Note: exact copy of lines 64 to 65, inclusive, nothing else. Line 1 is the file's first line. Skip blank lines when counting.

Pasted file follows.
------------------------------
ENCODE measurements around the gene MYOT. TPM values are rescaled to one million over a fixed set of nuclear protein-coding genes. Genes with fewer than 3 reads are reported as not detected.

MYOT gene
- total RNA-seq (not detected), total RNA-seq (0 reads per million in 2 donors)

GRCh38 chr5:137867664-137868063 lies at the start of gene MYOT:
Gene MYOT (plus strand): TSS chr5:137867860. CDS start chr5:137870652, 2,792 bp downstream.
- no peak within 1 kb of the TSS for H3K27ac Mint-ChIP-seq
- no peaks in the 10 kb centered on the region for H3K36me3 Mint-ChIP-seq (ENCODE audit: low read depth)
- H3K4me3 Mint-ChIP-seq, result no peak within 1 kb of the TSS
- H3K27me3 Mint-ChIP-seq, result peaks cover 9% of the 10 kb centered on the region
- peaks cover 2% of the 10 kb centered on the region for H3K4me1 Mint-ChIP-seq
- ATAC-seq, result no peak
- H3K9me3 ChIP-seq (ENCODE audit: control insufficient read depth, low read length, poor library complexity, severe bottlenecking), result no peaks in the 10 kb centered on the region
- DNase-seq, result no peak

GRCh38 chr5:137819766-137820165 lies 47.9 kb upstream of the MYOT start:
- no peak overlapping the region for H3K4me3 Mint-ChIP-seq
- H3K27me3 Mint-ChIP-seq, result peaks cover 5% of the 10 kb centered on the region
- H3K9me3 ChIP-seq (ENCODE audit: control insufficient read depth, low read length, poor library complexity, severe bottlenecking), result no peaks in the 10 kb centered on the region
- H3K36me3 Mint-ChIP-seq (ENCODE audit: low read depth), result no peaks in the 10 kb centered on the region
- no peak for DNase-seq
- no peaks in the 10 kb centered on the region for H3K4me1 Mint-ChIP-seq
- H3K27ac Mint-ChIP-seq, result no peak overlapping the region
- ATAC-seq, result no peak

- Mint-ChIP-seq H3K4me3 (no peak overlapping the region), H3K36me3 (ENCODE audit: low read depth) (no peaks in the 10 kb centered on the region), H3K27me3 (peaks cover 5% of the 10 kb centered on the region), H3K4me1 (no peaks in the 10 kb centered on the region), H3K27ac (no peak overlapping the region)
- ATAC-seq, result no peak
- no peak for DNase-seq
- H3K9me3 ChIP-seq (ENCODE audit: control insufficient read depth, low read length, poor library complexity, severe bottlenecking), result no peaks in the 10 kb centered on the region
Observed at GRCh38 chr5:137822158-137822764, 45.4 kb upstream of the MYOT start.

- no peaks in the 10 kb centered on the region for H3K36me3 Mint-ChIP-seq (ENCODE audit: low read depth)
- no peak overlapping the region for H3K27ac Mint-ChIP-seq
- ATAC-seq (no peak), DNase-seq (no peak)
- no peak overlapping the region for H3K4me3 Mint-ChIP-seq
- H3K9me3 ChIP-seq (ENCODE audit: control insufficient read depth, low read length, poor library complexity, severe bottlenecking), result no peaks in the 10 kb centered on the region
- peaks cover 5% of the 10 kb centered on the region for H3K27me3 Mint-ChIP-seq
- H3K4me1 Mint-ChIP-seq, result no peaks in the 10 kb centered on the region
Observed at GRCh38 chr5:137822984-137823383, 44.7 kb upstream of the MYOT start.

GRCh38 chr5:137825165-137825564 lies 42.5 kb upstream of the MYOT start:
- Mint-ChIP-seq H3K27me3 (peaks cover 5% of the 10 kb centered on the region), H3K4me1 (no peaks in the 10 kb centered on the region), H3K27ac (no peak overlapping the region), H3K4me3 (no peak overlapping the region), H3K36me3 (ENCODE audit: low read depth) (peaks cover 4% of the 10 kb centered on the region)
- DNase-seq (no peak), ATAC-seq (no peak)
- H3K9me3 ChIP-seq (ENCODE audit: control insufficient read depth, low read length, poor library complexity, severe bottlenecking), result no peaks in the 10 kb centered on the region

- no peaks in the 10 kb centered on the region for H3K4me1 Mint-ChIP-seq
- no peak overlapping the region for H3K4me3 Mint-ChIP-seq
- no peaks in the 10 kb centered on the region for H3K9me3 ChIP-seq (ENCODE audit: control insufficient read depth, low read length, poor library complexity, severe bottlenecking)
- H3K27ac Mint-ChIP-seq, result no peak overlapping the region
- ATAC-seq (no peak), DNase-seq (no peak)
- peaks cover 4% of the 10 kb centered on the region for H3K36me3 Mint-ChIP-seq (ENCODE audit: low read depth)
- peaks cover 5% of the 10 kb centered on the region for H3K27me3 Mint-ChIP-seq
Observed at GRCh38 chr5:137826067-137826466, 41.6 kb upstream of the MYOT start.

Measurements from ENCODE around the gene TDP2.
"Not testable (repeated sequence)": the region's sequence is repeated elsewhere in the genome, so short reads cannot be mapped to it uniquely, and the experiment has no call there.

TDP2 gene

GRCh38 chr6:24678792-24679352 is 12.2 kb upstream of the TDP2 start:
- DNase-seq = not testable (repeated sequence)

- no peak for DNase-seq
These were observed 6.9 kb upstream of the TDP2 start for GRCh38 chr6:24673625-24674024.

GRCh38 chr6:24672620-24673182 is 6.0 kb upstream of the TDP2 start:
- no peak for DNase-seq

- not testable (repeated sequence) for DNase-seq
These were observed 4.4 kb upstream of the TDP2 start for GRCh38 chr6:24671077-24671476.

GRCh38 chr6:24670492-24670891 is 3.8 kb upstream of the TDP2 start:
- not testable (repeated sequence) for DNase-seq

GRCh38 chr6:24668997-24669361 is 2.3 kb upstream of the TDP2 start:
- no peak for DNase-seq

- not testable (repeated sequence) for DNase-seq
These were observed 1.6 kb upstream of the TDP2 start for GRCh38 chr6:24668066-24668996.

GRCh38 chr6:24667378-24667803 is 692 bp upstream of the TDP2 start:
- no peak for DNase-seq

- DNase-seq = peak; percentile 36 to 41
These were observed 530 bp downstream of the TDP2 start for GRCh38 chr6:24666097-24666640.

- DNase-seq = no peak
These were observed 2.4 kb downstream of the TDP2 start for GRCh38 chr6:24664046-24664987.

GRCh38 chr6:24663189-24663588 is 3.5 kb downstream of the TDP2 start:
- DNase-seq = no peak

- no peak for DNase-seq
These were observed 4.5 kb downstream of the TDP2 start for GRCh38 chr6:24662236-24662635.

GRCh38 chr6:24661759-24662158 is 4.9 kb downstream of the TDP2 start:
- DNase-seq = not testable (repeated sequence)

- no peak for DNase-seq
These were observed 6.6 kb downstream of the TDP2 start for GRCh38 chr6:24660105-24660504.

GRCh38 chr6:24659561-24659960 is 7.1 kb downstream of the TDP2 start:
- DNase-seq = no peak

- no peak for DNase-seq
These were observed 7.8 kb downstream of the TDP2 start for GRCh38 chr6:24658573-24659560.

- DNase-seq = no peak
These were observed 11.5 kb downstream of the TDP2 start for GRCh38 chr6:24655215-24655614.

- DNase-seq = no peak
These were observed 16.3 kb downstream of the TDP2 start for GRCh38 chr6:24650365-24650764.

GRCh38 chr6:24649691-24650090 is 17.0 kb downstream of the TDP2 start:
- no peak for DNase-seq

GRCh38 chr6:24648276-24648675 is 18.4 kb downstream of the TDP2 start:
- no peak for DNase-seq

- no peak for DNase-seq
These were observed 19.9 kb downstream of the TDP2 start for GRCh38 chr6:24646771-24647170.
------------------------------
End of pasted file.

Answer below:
These were observed 1.6 kb upstream of the TDP2 start for GRCh38 chr6:24668066-24668996.

GRCh38 chr6:24667378-24667803 is 692 bp upstream of the TDP2 start: